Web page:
Question:

If we are told that to be saved we must be baptized by being dunked in water, how or what allowances do you make for the sick, bedridden, old, or too young, who cannot go into water and dunk their head? 


Answer:

The argument is flawed because it seeks to find some exception to a rule to declare that the rule is therefor optional or unnecessary. Even if an exception were found, it would not change the rule itself. The point is that you are able to be baptized as God commanded; therefore, claiming that an imagined other person might not be able to be baptized does not excuse you from the command.

"Now when they heard this, they were cut to the heart, and said to Peter and the rest of the apostles, "Men and brethren, what shall we do?" Then Peter said to them, "Repent, and let every one of you be baptized in the name of Jesus Christ for the remission of sins; and you shall receive the gift of the Holy Spirit"" (Acts 2:37-38).

""Can anyone forbid water, that these should not be baptized who have received the Holy Spirit just as we have?" And he commanded them to be baptized in the name of the Lord. Then they asked him to stay a few days" (Acts 10:47-48).

"And now why are you waiting? Arise and be baptized, and wash away your sins, calling on the name of the Lord" (Acts 22:16).

"There is also an antitype which now saves us -- baptism (not the removal of the filth of the flesh, but the answer of a good conscience toward God), through the resurrection of Jesus Christ" (I Peter 3:21).

Prior to baptism, a person must hear God's Word, believe what they heard, repent of their sins, and confess Christ before others. This eliminates the too young because they have not yet sinned, nor are they able to learn God's word to believe it (Romans 10:7).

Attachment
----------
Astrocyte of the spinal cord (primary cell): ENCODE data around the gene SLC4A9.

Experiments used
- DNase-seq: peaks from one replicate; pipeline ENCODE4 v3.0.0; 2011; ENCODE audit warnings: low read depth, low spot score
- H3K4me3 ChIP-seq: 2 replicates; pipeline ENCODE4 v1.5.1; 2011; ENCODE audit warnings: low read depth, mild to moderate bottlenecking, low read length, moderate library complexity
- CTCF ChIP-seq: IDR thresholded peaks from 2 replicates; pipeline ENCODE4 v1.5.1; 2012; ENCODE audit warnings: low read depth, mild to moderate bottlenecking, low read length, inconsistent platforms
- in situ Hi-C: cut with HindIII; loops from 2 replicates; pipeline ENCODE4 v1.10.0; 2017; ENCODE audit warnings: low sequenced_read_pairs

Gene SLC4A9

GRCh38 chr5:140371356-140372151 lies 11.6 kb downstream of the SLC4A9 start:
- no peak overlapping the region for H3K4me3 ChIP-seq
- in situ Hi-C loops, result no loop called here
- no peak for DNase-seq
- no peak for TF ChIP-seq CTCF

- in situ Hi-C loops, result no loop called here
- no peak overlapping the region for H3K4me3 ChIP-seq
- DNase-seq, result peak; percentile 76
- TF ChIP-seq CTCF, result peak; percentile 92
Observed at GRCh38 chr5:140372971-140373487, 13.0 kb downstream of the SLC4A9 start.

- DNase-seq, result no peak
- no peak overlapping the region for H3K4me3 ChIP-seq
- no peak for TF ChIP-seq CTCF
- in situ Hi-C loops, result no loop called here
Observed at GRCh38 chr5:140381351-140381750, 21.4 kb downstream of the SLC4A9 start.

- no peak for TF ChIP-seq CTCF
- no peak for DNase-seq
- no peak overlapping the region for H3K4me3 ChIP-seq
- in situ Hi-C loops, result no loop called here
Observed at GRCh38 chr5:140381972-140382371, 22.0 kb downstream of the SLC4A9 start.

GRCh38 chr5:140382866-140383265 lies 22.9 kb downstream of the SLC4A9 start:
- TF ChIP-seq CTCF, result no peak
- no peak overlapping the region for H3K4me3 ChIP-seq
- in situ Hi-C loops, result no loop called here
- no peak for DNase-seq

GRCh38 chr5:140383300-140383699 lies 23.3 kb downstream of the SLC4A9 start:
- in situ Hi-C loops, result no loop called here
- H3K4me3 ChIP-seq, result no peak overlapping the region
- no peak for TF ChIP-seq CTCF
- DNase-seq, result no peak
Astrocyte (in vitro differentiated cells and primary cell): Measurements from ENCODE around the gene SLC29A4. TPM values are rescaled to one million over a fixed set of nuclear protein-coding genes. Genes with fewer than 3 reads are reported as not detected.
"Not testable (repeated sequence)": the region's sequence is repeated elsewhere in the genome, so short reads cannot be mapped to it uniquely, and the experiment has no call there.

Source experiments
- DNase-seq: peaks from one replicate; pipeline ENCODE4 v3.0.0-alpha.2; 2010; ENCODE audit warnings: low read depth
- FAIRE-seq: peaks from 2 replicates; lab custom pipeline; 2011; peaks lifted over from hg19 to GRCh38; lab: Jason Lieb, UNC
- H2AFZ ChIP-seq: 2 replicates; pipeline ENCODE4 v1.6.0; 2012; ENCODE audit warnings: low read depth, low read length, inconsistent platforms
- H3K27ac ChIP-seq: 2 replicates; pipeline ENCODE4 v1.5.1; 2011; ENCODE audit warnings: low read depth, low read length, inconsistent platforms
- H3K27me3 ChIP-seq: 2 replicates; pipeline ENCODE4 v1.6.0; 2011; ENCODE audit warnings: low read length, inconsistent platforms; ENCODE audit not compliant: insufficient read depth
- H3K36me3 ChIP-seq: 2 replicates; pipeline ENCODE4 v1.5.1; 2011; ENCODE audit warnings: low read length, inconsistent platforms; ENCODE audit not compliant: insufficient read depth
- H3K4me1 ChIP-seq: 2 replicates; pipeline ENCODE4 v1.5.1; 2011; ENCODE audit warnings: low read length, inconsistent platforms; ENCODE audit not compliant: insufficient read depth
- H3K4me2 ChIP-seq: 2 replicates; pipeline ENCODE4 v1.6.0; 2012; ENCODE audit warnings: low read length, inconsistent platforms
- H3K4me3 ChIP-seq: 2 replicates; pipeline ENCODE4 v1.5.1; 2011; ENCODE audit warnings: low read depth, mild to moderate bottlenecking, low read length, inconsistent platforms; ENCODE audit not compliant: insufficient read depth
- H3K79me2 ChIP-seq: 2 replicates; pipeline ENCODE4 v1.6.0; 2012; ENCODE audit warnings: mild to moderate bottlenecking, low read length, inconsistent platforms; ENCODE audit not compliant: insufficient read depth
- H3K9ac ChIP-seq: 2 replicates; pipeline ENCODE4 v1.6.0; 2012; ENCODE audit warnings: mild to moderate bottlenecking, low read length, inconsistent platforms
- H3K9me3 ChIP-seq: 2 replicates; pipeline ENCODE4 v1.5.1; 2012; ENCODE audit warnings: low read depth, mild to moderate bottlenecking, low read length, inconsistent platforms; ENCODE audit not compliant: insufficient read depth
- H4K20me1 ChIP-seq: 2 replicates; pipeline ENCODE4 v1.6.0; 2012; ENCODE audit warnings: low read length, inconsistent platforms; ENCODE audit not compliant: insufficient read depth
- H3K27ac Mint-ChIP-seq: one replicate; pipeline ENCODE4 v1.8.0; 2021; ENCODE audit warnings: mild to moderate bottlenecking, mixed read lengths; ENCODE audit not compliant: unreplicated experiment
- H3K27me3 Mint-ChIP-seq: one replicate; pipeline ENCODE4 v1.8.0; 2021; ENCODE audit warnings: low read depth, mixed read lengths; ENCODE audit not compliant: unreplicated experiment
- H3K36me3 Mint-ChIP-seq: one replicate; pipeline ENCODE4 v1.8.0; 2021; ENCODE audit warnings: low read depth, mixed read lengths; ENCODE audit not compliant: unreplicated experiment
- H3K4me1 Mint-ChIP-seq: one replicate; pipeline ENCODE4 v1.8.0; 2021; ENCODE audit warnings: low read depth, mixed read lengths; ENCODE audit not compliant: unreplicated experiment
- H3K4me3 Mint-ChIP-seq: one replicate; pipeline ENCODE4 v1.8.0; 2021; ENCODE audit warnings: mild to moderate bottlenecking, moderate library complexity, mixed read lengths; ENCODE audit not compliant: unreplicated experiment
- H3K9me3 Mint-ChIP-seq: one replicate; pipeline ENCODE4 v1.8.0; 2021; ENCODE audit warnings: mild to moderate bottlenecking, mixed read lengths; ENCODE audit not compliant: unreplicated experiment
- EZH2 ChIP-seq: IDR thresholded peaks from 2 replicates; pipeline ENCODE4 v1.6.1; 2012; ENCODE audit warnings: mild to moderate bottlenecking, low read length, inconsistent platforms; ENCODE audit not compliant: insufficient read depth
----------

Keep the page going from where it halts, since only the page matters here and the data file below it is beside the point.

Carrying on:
Those who are too infirm to be baptized would be in the same situation as those who died before accepting the Gospel message. It isn't that they didn't have the opportunity, but that they wasted the chances that they had. But in every case that I know of where a person wanted to be baptized, arrangements have been made in some form or another -- including using a hospital lift for those unable to enter the water on their own.

It is God who gave the command. It is man's duty to obey God. If there are exceptions, it is God who decides to give them. Man has no right to tell others that they are excused from obeying God. Men cannot say what God ought to do or should do. "For do I now persuade men, or God? Or do I seek to please men? For if I still pleased men, I would not be a bondservant of Christ" (Galatians 1:10).

Sir,

You are assuming my motives. I have already checked your answer to this question, and you seem to be attacking the questioner instead of helping us to understand.

I simply have not been able to find a verse that specifically states that one must be immersed to be saved. John the Baptist said in Luke 3 that: “I baptize you with water. But one who is more powerful than I will come, the straps of whose sandals I am not worthy to untie. He will baptize you with the Holy Spirit and fire." (NIV) That was the whole point of Jesus' coming, that we may be given the Holy Spirit if we accept Jesus into our heart, not because of anything we have done physically but what we have done spiritually. Ephesians 2:8-9 "For it is by grace you have been saved, through faith—and this is not from yourselves, it is the gift of God — not by works, so that no one can boast." (NIV) How can we say that anything that we have done physically could change how our sins are viewed through the eyes of God? Christ is what saves us, not water. The entire point of Jesus' coming was that we are no longer saved by works but by faith. It is good to be baptized, because it shows that we are made new, and is a symbol. I Peter 3:20-21 "water symbolizes baptism that now saves you also — not the removal of dirt from the body but the pledge of a clear conscience toward God. It saves you by the resurrection of Jesus Christ." This specifically says that the water symbolizes baptism, it does not become baptism. Baptism can be by water but it is primarily by the Holy Spirit, and it is the Holy Spirit that saves you, not a random pool of water. A pledge is still a binding pledge even without a symbol. Faith is still faith. It is not dependent on works. I have yet to find the specific rule of immersion is the only form of baptism. I also cannot find anything that says a minister must be the one to perform a baptism. Can you give me verses for these two points please?